With the entry of his newest baby, Hong Kong Air Lines, he has to limit his time for the magazines. Now, both will come out only with special editions.

The world of fish balls is not enough

Despite these “day jobs,” James is a fulfilled, happy, married man, with three kids. He is armed with a business economics degree from the University of the Philippines-Diliman, which he completed in three years. He also finished an MS management degree from the Massachusetts Institute of Technology.

Being a Concepcion—the former Trade secretary is an uncle—it’s just but expected for young James to venture into business. While still in college at the State University, his first foray involved fish balls.

“I got the idea from the roving fish ball vendors near the dorms and campus buildings. I learned that a vendor earns about P2,000 a day. That’s a lot of money in the 1990s. So I started my own food stalls, about five of them. It was a hit so eventually I built a fish-ball factory. I love experimenting and cooking. I also started concocting new products like scallop, crab and lobster balls.”

Though well-educated and backed up by a legacy that is both Puyat and Concepcion, he intimated that he learned the ins, outs, ups and downs of running a business the hard way.

Like any other businessman, he had suffered losses. “The fish ball business was doing well so I decided it won’t need my full attention. I was summoned by my parents to handle our family condominium business. It took most of my time. Behind my back, there were lots of irregularities happening in the fish-ball factory. I woke up one day, I found out I was losing lots of resources and money. I had no choice but to close it down.”

While still in college at the UP, he experienced having no money. The worse thing was, he needed to go home amid a thunderstorm. “I was part of a car pool going to-and-fro Makati, where I lived. Because of the storm, my companions left ahead of me. My baon was enough for food and essentials. I had to buy a book so there wasn’t enough money left for a taxi or even bus fares. I walked all the way from the campus to Philcoa then I had to ride four different buses to get to Makati, for free.”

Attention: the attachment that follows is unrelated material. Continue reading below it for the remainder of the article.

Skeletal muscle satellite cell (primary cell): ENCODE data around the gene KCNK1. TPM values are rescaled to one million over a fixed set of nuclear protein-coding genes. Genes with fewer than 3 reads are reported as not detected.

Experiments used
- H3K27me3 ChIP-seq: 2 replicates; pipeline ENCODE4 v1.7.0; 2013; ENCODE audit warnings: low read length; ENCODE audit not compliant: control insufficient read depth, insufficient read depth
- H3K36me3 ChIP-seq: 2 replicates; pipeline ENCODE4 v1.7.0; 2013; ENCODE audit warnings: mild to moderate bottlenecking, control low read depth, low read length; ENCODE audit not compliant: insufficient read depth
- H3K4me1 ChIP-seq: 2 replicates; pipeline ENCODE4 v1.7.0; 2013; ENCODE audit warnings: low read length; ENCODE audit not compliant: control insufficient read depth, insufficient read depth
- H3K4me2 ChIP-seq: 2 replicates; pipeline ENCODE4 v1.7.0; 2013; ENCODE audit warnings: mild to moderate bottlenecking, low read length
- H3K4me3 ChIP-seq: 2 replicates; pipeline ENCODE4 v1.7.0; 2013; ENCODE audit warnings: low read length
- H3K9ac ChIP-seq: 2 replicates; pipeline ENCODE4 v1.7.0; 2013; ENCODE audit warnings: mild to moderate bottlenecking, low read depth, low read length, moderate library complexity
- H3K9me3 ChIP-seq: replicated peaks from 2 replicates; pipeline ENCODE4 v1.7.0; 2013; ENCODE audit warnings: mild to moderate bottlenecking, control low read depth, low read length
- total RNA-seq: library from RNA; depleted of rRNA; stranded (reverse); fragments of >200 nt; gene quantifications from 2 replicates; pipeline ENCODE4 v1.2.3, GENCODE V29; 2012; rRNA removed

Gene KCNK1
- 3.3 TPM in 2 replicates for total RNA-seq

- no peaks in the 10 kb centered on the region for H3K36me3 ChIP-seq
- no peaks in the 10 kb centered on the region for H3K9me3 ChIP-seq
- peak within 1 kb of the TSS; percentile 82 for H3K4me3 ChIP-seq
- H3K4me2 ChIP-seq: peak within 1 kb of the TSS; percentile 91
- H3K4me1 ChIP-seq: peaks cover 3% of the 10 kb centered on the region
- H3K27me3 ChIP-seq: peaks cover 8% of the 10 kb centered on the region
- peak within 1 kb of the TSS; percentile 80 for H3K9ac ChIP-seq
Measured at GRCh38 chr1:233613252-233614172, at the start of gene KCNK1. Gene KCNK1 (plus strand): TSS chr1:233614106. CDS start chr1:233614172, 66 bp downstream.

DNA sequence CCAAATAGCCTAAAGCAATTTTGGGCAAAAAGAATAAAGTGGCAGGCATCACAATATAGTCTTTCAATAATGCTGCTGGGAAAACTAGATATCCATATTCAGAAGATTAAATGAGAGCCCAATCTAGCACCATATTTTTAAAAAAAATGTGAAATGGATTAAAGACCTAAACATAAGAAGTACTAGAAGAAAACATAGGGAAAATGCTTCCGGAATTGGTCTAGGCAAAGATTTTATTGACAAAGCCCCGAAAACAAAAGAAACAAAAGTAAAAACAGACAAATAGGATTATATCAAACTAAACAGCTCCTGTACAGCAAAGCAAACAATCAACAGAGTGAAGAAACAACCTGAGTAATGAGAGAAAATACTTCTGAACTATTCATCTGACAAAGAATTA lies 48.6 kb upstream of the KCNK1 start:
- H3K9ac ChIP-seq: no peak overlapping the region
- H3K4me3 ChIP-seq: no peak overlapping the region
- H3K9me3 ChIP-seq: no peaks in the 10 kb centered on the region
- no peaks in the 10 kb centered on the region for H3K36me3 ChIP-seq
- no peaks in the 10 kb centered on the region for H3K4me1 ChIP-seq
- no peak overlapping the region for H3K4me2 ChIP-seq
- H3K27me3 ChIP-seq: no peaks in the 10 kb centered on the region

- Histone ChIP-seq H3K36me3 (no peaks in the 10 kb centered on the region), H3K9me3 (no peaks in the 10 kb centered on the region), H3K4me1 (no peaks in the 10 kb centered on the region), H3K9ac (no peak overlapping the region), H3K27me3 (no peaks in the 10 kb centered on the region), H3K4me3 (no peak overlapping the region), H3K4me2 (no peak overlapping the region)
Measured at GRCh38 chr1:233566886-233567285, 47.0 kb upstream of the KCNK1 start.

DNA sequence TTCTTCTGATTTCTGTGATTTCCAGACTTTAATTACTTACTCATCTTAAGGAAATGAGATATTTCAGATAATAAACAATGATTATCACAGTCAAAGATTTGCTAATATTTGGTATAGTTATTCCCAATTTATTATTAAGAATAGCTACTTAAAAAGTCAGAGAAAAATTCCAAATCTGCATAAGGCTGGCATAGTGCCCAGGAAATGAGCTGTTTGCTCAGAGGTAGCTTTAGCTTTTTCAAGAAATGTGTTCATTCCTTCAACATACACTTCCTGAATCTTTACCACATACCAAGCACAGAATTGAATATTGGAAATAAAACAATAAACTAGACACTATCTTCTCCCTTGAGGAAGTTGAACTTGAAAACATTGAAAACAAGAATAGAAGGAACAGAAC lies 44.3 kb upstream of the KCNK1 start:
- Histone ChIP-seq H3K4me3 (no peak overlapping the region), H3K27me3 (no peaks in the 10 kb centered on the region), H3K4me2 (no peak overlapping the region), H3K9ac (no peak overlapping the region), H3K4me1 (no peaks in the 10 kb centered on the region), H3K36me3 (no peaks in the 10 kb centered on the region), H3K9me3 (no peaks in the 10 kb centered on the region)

That early, the teenaged James was already a fast thinker, a trait that he would maximize later to survive and succeed in the real world. But how did he get home that day? Why four buses?

He narrated: “The moment the conductors come to collect my fare, I’d asked if the bus is going to Fairview or Caloocan, always the opposite direction to Makati. I fancied an American accent. They thought I was a balikbayan lost in the way. The bus conductor would drop me off in the nearest bus stop upon learning I’m ‘on the wrong bus.’ Then I would take another bus and do the same. That’s why I took four buses until I reached Makati.”

The fourth bus he took passed by just in front of a prominent subdivision’s main gate, from which he walked all the way home. It was easy for him to be mistaken as someone who grew up in colder regions in the planet because of his fair complexion.

But that’s not the worse. One time, he recalled there was a major traffic jam. He can’t remember if there was a coup d’ etat or a major political rally but nothing was on EDSA, which was suddenly transformed into the world’s longest parking lot. From the UP campus, the exasperated James took off his shirt and jogged all the way to his home in Makati City.

The sky that loves him

Nowadays, James says he can function well in the day even with about five hours of sleep. “I’ve learned my lessons well. I know I have to be in touch with my assistants. I have to know the details. If I need to decide on something very important, my partners and my deputies can call me even if it’s 2 in the morning. That’s how focused I am these days.”